For the last 50 years, Roomful of Blues have been doing what their name implies: filling up venues around the world with their big, brassy blues treatments. There have been as many members passing through the lineup as years the band has been together, including Texas blues belter extraordinaire Lou Ann Barton; pianist Al Copley (14 years); vocalist/guitarist Duke Robillard (13 years); guitarist Ronnie Earl, and vocalist Curtis Salgado. The sound has shifted somewhat over the years but has never really changed: brassy, bouncy big-band blues that jumps, swings, struts, and rocks.
Live, the eight-piece band can lift the roof off any joint they stroll into. They’re able to transfer that energy into their records as well, with the help of Roomful vets like guitarist Chris Vachon and vocalist Phil Pemberton, who have been with the band for a decade, as well as tenor and alto sax man Rich Lataille, a member since the 1970s.
The title cut of the group’s latest release, In a Roomful of Blues, is nasty, slinky, low-down, chicken-pickin’ juke-joint blooze, with the horn section adding a touch of big-band class that gets dismissed every time Vachon steps in with his chicken-scratchin’ guitar.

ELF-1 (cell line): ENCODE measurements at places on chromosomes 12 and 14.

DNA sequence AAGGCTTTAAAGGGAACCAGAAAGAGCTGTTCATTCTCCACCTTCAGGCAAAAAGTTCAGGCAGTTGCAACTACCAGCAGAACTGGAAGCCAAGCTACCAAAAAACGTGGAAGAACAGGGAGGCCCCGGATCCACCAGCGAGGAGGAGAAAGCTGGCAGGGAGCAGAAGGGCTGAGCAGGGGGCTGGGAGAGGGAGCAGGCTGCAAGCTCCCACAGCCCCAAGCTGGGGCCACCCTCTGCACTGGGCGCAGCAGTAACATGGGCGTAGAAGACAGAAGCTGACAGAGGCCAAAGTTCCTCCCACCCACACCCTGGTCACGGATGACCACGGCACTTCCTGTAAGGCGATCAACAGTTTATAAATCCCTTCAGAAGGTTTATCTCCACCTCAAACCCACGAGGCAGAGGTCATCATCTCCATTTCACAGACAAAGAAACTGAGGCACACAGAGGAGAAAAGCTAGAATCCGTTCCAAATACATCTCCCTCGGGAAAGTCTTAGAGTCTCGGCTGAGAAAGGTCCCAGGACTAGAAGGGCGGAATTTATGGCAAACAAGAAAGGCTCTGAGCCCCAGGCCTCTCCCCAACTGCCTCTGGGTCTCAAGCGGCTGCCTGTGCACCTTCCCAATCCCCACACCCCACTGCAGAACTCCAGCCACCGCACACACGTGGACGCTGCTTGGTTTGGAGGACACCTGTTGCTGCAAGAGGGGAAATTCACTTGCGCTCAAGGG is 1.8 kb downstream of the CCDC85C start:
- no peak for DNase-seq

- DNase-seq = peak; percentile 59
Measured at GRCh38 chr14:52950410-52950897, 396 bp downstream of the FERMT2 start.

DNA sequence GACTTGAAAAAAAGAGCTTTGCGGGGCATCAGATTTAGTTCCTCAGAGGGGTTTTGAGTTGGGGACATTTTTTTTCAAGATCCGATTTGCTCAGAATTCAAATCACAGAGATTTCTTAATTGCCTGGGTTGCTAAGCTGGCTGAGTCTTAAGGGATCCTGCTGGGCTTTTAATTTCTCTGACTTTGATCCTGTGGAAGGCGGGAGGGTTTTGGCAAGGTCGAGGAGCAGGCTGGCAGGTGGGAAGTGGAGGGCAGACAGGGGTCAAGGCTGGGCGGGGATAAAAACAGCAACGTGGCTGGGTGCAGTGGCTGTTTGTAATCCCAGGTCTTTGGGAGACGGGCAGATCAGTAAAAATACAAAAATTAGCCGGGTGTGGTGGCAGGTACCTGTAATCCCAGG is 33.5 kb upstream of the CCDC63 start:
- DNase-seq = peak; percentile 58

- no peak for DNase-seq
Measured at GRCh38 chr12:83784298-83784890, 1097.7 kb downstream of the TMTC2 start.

But it’s no preview of what’s lurking in this room. Roomful looks in every corner, snatchin’ up fistfuls of whatever’s lying around and hurling it back, supercharged and ready to rumble.
The band dabbles in zydeco for “Have You Heard,” a lively second-line strut propelled by a Bo Diddley beat punctuated by Carl Gerhard’s trumpet and Rusty Scott’s ‘Fess homage on keys.
Boogie-woogie has always been a Roomful specialty, and they lay out a smooth platform for some cheek-to-cheek dance-floor prancin’ on “Too Much Boogie.”
But Roomful is not just a re-hasher of old-school lessons. What’s kept the band viable for nearly half a century is its ability to adapt and incorporate up-to-date themes in their music. “Phone Zombies” chronicles the living dead state of cell phone addicts who would have to have their devices surgically removed from their hands to bring ’em back to life. Vachon sounds like he might be just the surgeon to perform that operation, wielding his guitar like a razor-sharp scalpel.
It’s always a pleasure to wander into this room and get re-rejuvenated and re-educated by these old-school boys whose lesson never gets old.